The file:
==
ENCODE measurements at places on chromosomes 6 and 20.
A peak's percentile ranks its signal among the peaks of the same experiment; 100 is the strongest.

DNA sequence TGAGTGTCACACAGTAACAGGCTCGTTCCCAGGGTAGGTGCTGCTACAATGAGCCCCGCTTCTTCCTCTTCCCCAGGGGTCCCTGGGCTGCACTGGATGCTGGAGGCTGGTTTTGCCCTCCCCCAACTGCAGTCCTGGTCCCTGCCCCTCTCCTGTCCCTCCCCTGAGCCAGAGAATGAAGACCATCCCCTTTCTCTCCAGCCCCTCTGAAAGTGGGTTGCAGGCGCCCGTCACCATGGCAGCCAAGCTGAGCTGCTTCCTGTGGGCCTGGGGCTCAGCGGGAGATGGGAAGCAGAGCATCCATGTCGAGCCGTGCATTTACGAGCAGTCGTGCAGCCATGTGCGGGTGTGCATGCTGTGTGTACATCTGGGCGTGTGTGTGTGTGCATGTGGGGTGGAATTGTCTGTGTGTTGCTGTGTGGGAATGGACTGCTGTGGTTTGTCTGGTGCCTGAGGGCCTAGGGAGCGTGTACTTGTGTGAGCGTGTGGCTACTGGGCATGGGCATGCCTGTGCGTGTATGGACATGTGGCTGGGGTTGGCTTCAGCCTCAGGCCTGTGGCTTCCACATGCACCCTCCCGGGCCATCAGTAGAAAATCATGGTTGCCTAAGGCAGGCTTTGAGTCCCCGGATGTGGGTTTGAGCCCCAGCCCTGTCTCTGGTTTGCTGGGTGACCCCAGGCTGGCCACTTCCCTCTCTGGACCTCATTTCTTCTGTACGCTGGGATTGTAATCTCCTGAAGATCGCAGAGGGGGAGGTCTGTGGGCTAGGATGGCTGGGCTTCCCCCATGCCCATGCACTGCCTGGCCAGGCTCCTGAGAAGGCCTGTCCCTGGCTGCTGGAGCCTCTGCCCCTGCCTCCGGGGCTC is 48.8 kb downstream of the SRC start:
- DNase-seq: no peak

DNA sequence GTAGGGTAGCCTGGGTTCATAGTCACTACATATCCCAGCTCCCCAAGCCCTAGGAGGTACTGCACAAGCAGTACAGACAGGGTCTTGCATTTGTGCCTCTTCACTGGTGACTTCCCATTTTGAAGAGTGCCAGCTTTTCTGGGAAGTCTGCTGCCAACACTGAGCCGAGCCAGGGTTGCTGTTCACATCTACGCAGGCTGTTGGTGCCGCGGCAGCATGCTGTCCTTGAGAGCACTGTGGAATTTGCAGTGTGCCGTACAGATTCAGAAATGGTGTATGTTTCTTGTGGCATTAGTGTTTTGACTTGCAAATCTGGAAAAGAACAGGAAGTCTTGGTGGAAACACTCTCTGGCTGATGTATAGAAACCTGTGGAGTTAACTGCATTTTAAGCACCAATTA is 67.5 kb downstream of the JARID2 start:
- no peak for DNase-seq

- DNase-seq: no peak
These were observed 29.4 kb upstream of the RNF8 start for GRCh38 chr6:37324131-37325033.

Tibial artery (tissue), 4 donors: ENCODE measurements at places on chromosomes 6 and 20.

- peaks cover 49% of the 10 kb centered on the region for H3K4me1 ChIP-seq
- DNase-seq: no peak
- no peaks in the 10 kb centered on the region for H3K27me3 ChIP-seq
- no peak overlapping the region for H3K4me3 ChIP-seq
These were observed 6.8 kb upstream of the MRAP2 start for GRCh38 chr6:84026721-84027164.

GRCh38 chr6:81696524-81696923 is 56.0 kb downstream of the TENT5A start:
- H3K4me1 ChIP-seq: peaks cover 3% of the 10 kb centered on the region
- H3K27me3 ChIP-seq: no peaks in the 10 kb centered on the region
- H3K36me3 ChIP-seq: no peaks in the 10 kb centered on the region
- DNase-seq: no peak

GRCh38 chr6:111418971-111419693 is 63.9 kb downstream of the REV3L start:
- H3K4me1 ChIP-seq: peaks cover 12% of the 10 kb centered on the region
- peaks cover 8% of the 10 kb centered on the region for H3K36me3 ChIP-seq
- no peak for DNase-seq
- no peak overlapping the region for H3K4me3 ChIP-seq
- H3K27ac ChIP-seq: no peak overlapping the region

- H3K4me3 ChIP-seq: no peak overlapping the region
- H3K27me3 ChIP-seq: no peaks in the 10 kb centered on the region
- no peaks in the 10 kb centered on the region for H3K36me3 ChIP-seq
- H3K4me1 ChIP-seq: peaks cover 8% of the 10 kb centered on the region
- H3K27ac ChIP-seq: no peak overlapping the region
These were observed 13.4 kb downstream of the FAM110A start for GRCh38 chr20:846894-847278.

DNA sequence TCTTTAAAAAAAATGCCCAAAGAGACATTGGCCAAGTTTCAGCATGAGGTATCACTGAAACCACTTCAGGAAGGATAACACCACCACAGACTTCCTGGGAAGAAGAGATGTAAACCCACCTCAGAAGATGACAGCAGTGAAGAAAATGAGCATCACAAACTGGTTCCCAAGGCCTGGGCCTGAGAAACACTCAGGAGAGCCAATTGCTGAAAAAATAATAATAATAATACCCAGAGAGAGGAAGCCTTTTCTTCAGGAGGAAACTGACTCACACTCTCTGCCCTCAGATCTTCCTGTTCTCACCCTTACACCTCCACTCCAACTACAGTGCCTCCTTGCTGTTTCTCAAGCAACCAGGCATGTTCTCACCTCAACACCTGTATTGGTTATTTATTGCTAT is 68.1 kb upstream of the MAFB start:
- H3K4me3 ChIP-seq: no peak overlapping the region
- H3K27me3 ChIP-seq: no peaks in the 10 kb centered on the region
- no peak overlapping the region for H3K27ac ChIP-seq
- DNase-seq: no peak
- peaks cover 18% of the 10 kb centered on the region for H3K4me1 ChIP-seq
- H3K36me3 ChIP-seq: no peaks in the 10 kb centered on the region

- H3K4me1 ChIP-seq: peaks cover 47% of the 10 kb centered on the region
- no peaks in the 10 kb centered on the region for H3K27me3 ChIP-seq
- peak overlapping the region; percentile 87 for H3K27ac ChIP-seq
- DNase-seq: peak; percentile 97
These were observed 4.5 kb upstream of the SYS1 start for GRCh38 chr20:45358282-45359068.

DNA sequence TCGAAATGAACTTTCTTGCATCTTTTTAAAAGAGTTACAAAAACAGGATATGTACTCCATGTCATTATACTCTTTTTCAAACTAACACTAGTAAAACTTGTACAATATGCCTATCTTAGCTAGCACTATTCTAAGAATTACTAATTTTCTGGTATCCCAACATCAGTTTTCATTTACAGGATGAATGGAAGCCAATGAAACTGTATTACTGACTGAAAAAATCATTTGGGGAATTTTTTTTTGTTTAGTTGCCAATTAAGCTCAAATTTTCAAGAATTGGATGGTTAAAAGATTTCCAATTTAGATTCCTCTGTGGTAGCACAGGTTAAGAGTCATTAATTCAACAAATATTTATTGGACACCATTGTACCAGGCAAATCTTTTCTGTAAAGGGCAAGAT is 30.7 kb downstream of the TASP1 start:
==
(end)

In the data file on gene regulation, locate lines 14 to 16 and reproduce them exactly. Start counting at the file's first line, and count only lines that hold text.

These were observed 6.8 kb upstream of the MRAP2 start for GRCh38 chr6:84026721-84027164.

GRCh38 chr6:81696524-81696923 is 56.0 kb downstream of the TENT5A start:
- H3K4me1 ChIP-seq: peaks cover 3% of the 10 kb centered on the region